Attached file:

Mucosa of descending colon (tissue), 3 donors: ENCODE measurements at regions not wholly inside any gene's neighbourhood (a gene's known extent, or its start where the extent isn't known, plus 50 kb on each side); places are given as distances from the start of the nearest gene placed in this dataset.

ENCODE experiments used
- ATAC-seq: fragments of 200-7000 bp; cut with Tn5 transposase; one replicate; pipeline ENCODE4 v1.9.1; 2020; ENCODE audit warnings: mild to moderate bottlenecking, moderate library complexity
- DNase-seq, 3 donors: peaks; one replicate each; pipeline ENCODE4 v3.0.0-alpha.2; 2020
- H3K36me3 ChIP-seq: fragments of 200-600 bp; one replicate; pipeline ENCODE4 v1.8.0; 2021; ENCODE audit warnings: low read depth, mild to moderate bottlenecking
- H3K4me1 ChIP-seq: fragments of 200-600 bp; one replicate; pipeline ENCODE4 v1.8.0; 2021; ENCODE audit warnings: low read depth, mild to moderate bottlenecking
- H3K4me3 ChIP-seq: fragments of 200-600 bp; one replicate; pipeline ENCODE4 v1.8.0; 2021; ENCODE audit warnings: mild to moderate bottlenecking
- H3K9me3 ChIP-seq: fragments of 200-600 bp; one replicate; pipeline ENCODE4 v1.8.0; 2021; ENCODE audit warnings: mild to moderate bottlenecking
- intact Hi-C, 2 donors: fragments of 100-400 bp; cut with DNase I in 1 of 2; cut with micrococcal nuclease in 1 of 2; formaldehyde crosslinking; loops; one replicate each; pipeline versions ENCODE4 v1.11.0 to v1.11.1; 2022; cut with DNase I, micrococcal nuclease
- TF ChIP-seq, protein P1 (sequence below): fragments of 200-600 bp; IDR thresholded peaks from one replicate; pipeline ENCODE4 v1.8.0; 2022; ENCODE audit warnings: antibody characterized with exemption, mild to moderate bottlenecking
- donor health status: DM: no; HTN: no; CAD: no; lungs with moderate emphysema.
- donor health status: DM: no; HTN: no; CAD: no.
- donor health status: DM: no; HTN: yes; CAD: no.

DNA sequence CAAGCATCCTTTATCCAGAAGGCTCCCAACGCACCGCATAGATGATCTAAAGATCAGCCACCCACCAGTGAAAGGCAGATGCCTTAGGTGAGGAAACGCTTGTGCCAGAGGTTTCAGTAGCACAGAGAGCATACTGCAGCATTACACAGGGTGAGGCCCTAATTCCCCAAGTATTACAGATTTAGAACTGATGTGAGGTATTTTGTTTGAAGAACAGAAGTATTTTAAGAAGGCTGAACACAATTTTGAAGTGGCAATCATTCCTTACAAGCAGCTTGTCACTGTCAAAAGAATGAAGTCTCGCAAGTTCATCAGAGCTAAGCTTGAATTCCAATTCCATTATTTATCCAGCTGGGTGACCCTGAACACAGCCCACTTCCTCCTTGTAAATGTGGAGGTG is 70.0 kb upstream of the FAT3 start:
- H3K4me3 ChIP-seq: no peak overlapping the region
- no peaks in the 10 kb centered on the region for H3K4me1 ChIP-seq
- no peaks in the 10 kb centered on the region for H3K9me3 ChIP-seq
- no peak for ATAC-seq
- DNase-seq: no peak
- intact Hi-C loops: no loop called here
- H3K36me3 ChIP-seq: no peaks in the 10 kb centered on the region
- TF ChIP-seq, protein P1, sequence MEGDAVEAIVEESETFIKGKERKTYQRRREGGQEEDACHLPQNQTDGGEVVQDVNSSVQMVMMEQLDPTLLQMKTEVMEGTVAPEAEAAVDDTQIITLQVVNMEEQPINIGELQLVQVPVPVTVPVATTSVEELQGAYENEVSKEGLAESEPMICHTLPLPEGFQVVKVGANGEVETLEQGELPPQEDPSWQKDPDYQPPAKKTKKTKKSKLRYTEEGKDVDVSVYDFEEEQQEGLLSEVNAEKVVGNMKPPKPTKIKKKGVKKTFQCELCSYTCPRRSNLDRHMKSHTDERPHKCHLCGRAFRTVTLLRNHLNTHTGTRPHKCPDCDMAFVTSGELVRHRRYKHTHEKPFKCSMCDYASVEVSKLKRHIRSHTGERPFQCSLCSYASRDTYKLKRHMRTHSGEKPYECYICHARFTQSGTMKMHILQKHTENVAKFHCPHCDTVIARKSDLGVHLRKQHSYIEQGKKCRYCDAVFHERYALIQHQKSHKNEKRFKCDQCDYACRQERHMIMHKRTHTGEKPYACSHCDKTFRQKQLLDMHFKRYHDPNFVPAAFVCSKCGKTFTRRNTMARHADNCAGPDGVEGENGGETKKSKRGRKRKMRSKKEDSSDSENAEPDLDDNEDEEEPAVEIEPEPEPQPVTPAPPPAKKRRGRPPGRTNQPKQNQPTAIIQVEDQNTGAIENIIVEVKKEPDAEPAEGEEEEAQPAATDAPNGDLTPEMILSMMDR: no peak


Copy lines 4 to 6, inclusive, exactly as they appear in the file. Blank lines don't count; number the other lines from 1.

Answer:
- DNase-seq, 3 donors: peaks; one replicate each; pipeline ENCODE4 v3.0.0-alpha.2; 2020
- H3K36me3 ChIP-seq: fragments of 200-600 bp; one replicate; pipeline ENCODE4 v1.8.0; 2021; ENCODE audit warnings: low read depth, mild to moderate bottlenecking
- H3K4me1 ChIP-seq: fragments of 200-600 bp; one replicate; pipeline ENCODE4 v1.8.0; 2021; ENCODE audit warnings: low read depth, mild to moderate bottlenecking